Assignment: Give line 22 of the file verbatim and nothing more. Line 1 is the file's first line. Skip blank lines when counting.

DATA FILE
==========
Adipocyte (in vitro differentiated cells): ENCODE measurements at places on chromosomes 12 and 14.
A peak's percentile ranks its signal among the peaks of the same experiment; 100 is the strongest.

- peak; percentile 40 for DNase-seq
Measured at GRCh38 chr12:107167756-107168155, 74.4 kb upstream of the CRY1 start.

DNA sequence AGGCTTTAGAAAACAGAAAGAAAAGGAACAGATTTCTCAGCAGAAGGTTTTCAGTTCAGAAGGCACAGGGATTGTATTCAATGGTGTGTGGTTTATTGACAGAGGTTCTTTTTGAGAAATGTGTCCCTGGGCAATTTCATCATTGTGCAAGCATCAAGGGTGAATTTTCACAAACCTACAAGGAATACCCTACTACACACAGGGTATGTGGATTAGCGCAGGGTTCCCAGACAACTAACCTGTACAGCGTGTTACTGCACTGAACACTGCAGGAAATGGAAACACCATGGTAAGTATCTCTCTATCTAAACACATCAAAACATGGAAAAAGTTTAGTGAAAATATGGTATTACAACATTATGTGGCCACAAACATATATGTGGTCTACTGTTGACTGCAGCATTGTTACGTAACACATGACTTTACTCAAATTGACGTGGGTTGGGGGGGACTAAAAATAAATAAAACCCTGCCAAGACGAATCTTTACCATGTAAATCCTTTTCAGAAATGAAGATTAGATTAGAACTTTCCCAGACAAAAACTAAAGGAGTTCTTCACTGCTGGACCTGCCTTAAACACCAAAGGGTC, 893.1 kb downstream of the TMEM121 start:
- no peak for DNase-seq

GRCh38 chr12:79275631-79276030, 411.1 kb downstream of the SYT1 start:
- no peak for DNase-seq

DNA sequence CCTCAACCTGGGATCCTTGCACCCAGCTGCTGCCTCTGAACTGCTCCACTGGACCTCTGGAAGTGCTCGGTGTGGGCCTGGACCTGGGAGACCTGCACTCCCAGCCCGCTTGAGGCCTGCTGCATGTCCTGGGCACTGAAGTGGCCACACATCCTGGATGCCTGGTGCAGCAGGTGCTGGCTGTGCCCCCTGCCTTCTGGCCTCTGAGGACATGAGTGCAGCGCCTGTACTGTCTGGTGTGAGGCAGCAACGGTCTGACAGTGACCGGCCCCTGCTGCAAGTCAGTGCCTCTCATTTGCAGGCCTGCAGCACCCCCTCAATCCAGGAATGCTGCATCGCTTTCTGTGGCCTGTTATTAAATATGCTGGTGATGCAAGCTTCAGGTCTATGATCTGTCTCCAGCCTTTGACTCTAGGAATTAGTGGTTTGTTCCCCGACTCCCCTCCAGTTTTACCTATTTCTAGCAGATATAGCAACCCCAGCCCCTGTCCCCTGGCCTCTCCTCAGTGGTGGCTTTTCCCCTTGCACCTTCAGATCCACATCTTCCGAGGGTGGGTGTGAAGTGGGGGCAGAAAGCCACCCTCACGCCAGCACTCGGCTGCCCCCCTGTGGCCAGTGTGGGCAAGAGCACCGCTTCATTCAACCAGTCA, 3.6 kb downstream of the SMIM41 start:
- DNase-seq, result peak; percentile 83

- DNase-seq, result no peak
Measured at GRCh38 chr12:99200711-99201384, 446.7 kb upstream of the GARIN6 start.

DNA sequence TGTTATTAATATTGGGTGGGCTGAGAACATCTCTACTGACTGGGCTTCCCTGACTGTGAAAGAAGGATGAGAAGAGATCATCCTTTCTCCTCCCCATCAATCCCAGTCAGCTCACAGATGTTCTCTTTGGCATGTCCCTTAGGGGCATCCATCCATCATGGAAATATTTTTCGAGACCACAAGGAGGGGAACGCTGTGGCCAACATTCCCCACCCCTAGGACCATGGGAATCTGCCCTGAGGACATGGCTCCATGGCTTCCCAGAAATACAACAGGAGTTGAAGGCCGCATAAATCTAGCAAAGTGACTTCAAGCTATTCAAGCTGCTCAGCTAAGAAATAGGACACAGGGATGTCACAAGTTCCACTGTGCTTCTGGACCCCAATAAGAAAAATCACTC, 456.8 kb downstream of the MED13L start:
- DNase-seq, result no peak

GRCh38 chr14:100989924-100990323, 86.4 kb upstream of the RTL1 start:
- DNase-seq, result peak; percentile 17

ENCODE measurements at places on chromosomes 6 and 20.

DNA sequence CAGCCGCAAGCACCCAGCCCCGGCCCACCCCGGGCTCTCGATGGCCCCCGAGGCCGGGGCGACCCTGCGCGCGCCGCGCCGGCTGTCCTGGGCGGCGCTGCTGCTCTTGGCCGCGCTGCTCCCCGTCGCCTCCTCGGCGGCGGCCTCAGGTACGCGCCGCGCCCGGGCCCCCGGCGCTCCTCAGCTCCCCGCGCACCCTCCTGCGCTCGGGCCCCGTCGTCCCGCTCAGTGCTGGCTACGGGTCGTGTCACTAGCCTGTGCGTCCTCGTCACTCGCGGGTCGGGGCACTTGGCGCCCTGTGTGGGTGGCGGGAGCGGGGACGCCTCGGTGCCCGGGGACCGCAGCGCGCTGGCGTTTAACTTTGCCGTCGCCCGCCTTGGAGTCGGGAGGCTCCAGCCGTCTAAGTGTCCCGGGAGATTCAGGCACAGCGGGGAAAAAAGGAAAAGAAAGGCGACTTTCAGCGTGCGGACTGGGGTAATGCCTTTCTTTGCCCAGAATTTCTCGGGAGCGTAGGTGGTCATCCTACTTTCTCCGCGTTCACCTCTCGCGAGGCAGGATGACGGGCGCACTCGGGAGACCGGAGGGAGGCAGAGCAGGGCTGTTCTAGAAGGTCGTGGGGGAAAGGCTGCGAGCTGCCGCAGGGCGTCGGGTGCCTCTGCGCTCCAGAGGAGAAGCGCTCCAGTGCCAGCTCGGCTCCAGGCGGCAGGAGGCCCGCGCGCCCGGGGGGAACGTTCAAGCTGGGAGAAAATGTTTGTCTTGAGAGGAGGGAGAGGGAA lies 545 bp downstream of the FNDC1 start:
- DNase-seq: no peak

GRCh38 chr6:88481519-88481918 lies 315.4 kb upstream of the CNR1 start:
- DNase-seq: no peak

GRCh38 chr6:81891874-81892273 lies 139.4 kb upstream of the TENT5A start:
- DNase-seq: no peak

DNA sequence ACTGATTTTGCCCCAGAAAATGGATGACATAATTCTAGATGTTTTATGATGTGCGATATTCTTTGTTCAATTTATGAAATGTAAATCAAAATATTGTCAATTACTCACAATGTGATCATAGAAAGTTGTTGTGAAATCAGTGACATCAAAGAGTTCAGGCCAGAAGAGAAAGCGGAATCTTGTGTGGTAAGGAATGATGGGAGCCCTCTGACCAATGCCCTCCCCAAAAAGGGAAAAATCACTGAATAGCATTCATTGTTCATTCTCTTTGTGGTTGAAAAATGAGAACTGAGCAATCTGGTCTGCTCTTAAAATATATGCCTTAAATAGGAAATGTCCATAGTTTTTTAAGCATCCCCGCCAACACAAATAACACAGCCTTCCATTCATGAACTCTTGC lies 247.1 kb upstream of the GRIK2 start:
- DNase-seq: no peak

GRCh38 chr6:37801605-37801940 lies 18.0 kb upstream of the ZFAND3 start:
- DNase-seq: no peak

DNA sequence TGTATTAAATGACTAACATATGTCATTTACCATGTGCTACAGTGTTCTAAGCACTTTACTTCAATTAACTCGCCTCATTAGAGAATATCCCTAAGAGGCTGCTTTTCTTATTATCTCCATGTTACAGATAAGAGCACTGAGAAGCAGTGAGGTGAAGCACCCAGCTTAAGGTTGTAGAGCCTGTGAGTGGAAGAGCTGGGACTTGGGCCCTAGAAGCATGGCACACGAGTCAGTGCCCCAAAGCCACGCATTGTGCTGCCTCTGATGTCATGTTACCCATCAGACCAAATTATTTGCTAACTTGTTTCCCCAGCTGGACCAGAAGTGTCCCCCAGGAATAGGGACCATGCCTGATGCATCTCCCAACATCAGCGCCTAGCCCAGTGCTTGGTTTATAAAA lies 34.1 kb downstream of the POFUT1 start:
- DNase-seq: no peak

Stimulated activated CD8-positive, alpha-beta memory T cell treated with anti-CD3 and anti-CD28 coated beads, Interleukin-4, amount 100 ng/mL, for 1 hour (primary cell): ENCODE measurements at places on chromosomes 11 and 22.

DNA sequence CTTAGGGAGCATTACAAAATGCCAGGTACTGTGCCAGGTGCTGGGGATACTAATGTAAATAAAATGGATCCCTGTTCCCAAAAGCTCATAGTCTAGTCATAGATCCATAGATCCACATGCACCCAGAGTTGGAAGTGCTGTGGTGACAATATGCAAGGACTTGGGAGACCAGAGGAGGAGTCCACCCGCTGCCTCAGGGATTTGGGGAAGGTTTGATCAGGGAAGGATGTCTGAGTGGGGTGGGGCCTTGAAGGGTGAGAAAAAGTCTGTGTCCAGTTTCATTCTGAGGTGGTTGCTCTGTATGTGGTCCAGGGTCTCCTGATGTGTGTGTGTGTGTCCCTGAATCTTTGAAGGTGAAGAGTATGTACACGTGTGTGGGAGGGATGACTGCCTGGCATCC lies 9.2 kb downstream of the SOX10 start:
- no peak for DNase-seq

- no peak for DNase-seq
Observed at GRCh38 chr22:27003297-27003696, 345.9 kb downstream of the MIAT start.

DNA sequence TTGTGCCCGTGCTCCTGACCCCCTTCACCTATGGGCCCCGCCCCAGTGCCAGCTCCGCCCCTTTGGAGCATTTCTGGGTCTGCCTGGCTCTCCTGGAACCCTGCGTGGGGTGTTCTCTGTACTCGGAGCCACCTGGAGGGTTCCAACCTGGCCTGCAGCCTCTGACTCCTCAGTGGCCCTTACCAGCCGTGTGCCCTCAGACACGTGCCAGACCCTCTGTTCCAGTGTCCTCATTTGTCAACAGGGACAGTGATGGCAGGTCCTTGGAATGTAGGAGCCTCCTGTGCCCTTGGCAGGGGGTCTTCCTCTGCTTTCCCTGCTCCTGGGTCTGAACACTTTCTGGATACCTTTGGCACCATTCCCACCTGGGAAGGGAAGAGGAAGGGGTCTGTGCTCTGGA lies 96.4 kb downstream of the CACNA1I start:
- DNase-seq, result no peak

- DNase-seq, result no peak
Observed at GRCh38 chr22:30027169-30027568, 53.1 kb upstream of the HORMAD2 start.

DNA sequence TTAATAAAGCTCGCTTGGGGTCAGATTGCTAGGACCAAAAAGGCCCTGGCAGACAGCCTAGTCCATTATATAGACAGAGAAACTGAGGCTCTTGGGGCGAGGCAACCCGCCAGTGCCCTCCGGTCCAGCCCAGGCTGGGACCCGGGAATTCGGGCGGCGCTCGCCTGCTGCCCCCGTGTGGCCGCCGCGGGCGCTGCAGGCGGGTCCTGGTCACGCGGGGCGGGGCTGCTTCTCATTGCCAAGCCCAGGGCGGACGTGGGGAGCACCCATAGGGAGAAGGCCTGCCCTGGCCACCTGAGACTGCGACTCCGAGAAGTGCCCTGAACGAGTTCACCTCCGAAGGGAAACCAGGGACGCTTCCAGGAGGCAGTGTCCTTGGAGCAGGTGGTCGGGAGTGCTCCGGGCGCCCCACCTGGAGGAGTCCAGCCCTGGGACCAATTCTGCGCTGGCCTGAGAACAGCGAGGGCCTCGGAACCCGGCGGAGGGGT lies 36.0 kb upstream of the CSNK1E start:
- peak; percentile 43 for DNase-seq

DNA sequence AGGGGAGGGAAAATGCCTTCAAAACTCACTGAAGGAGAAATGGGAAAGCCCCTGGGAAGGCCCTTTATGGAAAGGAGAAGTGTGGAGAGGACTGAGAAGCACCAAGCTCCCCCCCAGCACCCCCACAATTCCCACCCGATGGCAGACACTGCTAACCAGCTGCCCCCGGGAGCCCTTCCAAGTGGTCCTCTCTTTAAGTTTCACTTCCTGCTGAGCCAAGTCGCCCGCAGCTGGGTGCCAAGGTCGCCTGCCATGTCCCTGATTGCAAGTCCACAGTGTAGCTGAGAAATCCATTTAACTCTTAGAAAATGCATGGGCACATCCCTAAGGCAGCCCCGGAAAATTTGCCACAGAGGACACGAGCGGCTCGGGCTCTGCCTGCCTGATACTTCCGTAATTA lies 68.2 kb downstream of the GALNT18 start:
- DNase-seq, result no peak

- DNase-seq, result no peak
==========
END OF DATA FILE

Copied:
GRCh38 chr6:81891874-81892273 lies 139.4 kb upstream of the TENT5A start: